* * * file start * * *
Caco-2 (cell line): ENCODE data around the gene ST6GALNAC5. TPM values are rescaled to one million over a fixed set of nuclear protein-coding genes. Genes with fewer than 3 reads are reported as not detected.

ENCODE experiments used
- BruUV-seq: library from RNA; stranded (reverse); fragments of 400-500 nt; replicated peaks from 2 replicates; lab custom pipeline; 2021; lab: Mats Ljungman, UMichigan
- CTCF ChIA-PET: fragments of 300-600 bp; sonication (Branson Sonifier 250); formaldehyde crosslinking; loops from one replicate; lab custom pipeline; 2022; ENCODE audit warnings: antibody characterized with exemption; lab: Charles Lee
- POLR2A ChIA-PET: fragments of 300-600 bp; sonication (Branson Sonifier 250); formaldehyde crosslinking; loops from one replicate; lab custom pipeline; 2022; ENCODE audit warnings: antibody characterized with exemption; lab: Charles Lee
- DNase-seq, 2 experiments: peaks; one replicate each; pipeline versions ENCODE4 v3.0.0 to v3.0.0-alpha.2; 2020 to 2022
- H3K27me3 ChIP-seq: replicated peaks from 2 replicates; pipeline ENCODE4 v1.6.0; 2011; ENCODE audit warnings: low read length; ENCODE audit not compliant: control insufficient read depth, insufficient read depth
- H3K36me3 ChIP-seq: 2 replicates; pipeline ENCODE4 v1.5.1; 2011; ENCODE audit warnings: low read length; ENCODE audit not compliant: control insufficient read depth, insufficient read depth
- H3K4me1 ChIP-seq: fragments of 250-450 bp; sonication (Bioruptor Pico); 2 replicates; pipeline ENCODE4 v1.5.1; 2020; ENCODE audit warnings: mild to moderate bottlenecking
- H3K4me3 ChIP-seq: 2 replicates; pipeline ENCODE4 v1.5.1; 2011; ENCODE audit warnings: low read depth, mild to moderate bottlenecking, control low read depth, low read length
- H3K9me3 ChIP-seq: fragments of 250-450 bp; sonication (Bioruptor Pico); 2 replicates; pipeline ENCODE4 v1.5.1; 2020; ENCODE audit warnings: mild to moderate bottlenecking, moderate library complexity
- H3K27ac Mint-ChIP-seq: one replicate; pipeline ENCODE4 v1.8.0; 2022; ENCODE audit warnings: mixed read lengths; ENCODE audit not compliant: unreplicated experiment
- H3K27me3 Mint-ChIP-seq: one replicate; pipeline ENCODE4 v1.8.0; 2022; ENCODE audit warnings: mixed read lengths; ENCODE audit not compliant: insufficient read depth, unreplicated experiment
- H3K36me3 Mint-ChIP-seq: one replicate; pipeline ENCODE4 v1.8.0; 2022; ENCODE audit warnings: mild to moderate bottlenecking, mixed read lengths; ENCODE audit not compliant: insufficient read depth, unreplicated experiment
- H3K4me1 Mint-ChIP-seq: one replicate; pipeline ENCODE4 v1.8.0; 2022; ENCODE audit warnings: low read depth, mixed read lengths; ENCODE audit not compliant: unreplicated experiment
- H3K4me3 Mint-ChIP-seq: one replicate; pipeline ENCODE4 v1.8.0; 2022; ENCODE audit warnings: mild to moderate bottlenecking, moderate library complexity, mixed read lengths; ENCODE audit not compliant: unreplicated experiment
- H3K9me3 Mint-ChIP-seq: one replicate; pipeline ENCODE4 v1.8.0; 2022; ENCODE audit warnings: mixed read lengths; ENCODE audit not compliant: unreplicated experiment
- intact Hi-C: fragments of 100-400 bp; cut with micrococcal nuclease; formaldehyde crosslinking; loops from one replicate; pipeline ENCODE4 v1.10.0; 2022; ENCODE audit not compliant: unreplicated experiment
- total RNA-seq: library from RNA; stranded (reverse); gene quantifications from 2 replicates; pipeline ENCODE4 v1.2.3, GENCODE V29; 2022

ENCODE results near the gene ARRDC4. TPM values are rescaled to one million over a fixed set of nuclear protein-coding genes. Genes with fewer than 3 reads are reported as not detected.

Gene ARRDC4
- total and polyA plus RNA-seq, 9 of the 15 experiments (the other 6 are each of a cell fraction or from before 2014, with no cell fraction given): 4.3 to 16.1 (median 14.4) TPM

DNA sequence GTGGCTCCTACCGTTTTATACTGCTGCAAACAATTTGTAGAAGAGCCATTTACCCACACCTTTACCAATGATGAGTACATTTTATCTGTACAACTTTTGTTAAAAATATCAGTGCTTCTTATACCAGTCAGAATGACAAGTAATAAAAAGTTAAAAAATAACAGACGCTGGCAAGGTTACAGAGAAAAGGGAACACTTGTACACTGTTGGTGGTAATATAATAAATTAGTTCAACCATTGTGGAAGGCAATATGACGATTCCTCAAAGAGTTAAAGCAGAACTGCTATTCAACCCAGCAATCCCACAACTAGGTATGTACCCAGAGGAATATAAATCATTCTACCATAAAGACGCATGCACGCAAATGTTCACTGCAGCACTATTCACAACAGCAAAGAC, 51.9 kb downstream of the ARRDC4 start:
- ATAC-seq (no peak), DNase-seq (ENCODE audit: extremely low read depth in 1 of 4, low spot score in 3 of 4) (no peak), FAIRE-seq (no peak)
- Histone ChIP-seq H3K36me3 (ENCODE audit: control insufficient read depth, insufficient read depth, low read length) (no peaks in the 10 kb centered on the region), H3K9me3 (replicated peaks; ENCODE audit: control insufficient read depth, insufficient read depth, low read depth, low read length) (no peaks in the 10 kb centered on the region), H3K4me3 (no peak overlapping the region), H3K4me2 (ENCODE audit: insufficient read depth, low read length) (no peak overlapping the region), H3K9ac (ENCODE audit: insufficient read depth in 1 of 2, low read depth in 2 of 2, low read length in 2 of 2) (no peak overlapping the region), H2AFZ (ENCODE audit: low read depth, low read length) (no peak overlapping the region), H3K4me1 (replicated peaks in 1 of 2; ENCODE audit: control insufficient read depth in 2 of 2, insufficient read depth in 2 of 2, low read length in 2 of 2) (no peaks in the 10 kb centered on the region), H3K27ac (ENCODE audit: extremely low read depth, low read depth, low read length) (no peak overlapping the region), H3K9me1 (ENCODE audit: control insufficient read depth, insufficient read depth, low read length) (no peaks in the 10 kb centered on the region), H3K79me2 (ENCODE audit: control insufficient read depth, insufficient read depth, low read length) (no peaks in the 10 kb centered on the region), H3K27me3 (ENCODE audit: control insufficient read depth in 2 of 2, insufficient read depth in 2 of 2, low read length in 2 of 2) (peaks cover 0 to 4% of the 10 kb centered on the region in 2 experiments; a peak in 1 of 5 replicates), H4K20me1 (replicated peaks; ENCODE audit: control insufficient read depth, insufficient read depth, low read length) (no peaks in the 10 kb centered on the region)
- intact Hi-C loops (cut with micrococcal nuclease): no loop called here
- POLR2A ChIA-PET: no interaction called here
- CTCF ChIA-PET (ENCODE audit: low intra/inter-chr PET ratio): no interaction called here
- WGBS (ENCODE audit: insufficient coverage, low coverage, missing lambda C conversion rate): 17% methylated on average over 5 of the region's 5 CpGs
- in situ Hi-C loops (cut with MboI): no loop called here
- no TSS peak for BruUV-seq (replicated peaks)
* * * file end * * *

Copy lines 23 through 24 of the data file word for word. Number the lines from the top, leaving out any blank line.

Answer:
DNA sequence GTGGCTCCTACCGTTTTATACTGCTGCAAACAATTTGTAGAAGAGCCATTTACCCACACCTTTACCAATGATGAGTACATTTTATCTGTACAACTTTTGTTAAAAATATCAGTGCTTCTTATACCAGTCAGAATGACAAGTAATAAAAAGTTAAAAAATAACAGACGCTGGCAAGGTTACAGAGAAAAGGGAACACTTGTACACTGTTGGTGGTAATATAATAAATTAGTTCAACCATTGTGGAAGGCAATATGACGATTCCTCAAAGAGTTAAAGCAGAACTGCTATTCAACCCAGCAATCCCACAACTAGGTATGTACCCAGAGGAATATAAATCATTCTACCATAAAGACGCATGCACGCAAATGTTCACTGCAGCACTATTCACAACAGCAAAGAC, 51.9 kb downstream of the ARRDC4 start:
- ATAC-seq (no peak), DNase-seq (ENCODE audit: extremely low read depth in 1 of 4, low spot score in 3 of 4) (no peak), FAIRE-seq (no peak)